AVOIDING SPOUSAL BENEFICIARY MISTAKES
5 Easy Steps
Cornerstone is pleased to bring you this article by Ed Slott and Company, LLC, an organization providing IRA education and analysis to financial advisors, institutions, consumers, and media across the country. Our association with this organization helps us stay up to date on the latest developments in IRA and tax law. As always, give us a call if you’d like to discuss!
Who is a spouse beneficiary?
A spouse beneficiary:
- Must be married to the account owner at the time of the account owner’s death, and
- Must be named on the beneficiary form (or inherit directly through the document default provisions).
As a spouse beneficiary you have unique options:
1. Split the inherited account if necessary. As a spouse beneficiary, you can take advantage of the special spousal rules if you are the sole beneficiary of an IRA account.
If other beneficiaries have been named, the spouse can still take advantage of these special provisions by transferring their portion of the inherited IRA to a separate account by December 31st of the year following the year of the IRA owner’s death.
2. Will you need money prior to age 59½. If so, you will likely want to remain a beneficiary of the inherited account. Death is an exception to the 10% early distribution penalty. So, by staying as a beneficiary you can avoid paying the 10% penalty.
The account should be retitled as a properly titled inherited IRA. As a spouse that remains a beneficiary you do not need to take RMDs from the account until the year the deceased spouse would have turned 73.
3. Transfer the inherited IRA into a spouse beneficiary’s account. As a spouse beneficiary you should generally roll the inherited IRA into your name. Once a younger spouse beneficiary reaches age 59½, there’s no advantage to remaining a beneficiary, and a spousal rollover or transfer should be done.
NO other beneficiary has this option. By doing this rollover or transfer, a surviving spouse ensures that eligible designated beneficiaries will be able to stretch distributions over their own life expectancies.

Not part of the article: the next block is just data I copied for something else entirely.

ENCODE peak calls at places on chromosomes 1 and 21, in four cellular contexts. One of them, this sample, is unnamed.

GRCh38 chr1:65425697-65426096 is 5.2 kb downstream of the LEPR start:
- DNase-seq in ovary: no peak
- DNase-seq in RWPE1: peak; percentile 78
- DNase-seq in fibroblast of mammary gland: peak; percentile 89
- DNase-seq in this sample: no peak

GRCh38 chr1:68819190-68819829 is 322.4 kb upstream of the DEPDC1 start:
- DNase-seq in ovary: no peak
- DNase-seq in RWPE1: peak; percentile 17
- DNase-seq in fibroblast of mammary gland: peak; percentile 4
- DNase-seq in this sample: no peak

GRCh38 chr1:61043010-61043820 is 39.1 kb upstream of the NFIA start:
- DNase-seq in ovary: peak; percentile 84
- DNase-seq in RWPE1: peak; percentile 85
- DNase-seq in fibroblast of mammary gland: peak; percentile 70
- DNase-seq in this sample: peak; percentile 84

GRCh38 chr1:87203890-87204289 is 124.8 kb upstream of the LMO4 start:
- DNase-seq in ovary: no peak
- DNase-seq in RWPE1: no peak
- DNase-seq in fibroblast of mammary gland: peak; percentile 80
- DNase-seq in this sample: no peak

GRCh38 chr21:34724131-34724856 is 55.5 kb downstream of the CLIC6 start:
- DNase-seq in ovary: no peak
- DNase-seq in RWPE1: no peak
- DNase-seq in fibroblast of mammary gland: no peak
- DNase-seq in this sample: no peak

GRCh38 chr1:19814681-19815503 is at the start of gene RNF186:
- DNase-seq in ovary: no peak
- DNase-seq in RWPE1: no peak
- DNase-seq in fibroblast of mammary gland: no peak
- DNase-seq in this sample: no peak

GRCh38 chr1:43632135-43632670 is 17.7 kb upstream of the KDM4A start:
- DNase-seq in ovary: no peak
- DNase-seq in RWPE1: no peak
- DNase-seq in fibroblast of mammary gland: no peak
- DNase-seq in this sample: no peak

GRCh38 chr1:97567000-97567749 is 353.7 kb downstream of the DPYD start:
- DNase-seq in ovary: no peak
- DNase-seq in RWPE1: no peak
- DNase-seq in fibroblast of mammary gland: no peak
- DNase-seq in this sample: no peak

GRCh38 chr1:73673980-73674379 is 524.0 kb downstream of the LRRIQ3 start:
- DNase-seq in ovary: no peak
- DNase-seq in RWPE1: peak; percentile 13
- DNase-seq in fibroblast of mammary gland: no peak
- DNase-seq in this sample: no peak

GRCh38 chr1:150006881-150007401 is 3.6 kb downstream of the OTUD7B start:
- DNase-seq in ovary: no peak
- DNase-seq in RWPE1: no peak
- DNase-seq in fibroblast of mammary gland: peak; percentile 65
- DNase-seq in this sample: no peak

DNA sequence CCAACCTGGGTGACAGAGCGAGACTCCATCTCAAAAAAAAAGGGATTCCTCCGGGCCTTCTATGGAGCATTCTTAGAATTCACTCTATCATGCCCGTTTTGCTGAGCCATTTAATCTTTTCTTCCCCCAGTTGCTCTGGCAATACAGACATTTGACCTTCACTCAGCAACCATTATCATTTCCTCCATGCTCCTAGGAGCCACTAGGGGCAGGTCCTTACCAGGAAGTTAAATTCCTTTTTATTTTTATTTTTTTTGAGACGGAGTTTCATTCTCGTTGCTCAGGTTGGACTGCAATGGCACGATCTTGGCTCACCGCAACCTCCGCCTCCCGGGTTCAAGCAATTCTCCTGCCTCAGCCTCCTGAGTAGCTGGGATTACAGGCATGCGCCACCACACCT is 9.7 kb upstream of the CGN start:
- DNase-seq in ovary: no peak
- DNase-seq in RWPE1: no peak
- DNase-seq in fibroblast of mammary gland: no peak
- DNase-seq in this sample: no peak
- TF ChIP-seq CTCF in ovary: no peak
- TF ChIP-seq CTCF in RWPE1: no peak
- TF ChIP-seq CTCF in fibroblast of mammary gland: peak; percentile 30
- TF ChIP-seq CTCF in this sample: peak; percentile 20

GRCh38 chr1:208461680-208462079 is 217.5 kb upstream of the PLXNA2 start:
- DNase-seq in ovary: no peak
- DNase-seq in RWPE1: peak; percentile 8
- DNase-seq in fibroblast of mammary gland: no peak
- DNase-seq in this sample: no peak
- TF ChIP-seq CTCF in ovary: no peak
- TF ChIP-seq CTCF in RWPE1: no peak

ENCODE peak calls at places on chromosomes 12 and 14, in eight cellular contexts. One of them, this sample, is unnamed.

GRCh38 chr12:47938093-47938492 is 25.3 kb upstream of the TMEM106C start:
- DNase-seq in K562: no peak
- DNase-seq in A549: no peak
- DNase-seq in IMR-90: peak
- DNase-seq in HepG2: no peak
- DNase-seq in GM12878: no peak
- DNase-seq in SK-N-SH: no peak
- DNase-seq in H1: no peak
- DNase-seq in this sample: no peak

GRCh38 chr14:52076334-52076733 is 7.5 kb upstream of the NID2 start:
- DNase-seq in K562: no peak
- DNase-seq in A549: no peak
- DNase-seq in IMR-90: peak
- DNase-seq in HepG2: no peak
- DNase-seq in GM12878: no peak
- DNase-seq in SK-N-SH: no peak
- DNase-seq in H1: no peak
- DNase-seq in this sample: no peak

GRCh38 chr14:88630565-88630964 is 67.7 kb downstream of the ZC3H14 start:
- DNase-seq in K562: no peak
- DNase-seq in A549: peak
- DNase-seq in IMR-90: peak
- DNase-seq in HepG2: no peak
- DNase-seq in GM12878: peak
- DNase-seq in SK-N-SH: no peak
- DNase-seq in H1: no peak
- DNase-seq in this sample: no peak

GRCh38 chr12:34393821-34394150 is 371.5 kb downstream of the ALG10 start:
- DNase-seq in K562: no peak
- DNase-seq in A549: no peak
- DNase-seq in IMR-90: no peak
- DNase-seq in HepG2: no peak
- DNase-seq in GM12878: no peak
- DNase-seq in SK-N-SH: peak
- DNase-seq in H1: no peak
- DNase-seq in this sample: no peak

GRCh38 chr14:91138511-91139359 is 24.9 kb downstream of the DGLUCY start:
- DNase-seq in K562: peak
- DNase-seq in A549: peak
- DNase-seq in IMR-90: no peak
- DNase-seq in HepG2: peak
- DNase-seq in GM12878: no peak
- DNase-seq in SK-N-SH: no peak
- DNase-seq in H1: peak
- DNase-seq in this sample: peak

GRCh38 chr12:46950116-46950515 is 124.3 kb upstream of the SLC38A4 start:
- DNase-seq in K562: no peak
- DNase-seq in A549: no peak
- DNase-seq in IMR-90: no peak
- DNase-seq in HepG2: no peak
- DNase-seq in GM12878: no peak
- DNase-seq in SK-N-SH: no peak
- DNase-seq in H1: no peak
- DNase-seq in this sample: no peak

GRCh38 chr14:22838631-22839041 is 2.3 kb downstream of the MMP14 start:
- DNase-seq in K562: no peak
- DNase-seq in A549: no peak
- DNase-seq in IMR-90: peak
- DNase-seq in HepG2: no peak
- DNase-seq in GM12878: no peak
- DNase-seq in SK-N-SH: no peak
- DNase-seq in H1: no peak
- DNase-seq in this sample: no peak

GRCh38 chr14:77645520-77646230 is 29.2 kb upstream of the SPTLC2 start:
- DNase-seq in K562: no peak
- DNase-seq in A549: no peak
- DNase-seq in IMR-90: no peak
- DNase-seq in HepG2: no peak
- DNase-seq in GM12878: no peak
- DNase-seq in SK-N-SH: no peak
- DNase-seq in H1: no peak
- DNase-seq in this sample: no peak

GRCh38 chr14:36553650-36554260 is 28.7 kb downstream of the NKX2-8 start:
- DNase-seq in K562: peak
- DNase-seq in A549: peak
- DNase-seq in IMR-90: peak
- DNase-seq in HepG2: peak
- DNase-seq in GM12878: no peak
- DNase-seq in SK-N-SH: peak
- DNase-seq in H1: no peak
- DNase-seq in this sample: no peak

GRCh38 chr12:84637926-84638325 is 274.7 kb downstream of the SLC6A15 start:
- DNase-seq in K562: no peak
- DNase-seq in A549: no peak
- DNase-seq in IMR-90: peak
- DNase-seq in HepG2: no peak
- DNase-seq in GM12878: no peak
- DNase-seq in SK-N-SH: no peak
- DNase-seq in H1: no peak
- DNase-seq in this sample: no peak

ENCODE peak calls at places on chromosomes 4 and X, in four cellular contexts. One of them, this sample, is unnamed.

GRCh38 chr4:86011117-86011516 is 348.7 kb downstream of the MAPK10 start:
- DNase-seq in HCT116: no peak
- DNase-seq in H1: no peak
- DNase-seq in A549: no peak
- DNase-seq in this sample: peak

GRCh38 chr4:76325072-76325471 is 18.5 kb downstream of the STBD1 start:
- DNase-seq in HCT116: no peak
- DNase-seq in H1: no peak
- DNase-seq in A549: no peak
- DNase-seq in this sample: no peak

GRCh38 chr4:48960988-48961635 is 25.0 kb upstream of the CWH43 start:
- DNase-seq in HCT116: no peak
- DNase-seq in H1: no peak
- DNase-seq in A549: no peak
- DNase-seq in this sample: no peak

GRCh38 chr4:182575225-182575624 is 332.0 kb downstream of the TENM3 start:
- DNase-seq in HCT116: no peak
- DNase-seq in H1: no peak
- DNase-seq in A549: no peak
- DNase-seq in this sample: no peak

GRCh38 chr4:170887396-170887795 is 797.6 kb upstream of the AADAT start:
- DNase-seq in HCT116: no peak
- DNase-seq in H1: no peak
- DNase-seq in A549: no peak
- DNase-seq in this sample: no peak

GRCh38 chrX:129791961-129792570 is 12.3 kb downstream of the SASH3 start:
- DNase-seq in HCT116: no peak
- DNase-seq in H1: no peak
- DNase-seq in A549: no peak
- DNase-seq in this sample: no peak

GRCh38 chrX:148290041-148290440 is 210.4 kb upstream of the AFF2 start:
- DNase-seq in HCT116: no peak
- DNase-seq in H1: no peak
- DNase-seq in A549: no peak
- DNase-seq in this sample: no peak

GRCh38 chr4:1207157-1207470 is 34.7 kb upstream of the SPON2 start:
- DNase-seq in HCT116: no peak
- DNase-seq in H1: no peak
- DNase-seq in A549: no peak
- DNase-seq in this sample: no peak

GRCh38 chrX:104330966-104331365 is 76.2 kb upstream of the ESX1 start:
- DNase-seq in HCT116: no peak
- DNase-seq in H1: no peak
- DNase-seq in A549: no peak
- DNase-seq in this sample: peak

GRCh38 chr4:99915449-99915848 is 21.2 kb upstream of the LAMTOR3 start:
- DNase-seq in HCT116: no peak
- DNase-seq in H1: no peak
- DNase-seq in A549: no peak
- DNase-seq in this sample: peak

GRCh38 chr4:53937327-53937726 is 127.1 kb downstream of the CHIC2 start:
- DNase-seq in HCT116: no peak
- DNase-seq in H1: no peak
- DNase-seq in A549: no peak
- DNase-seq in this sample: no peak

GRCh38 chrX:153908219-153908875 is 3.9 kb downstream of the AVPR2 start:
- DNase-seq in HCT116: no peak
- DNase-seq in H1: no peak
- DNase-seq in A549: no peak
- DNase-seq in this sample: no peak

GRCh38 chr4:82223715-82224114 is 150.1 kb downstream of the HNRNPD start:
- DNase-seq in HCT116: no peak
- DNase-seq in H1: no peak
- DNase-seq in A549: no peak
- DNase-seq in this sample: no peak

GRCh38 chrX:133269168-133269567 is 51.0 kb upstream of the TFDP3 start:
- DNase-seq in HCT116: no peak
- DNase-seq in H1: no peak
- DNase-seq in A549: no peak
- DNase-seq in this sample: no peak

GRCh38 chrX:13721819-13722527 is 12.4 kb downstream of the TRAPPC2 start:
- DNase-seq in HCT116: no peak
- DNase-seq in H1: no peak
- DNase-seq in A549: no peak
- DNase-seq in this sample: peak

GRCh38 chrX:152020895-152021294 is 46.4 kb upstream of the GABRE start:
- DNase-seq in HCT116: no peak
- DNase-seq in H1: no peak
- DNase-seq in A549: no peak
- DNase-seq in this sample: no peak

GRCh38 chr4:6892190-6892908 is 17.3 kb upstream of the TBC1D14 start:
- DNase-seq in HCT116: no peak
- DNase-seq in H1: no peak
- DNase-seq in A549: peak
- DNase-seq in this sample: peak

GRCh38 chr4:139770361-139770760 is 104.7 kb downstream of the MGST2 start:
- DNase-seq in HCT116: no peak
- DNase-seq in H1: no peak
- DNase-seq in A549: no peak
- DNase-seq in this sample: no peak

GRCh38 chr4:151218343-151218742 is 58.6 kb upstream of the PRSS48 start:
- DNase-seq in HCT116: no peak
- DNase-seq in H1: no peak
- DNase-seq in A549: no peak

4. Name new beneficiaries. As the surviving spouse you should name your own beneficiaries. If no beneficiaries have been named and the surviving spouse dies, the remaining assets will pass according to the default provisions in the custodial document. This is frequently the estate of the now deceased spouse, which could require a shorter payout period for beneficiaries or add unnecessary time and expenses by tying the assets up in probate.
5. Consider a disclaimer. Before taking any action regarding an inherited IRA, as a surviving spouse you should evaluate whether a full or partial disclaimer would be advantageous. By using a disclaimer, some or all of the inherited IRA can be passed to contingent beneficiaries, potentially extending the stretch IRA and reducing the future impact of estate taxes for eligible designated beneficiaries.
Gordon Wollman, Founder and President of Cornerstone Financial Solutions, and Raymond James Wealth Advisor, with Ed Slott at the 2023 Spring workshop for members of Ed Slott’s Elite and Master Elite IRA Advisor Group℠.
Membership in Ed Slott’s Elite IRA Advisor Group(T) is one of the tools our advisors use to help you avoid unnecessary taxes and fees on your retirement dollars. Gordon attends in-depth technical training on advanced retirement account planning strategies and estate planning techniques. And semiannual workshops analyzing the most recent tax law changes, case studies, private letter rulings, Congressional action and Supreme Court rulings help keep attendees on the cutting-edge of retirement, tax law and IRA distribution planning. Through his membership, Gordon is immediately notified of changes to the tax code and updates on retirement planning, and he has 24/7 access to Ed Slott and Company LLC to confer with on complex cases.
This information, developed by an independent third party, has been obtained from sources considered to be reliable, but Raymond James Financial Services, Inc. does not guarantee that the foregoing material is accurate or complete. Changes in tax laws or regulations may occur at any time and could substantially impact your situation. ACKNOWLEDGMENT: This article was published by Ed Slott and Company, LLC, an organization providing timely IRA information and analysis to financial advisors, institutions, consumers, and media across the country and is distributed with its permission. Copyright 2023, Ed Slott and Company, LLC. Raymond James is not affiliated with and does not endorse the opinions or services of Ed Slott or Ed Slott and Company, LLC.
Raymond James is not affiliated with and does not endorse the opinions or services of ED Slott, Ed Slott and Company, LLC, IRA Help, LLC, or Ed Slott’s Master Elite IRA Advisor Group. Members of Ed Slott’s Elite IRA Advisor GroupSM train with Ed Slott and his team of IRA Experts on a continuous basis. These advisors passed a background check, complete requisite training, attend semiannual workshops, webinars, and complete mandatory exams. They are immediately notified of changes to the tax laws.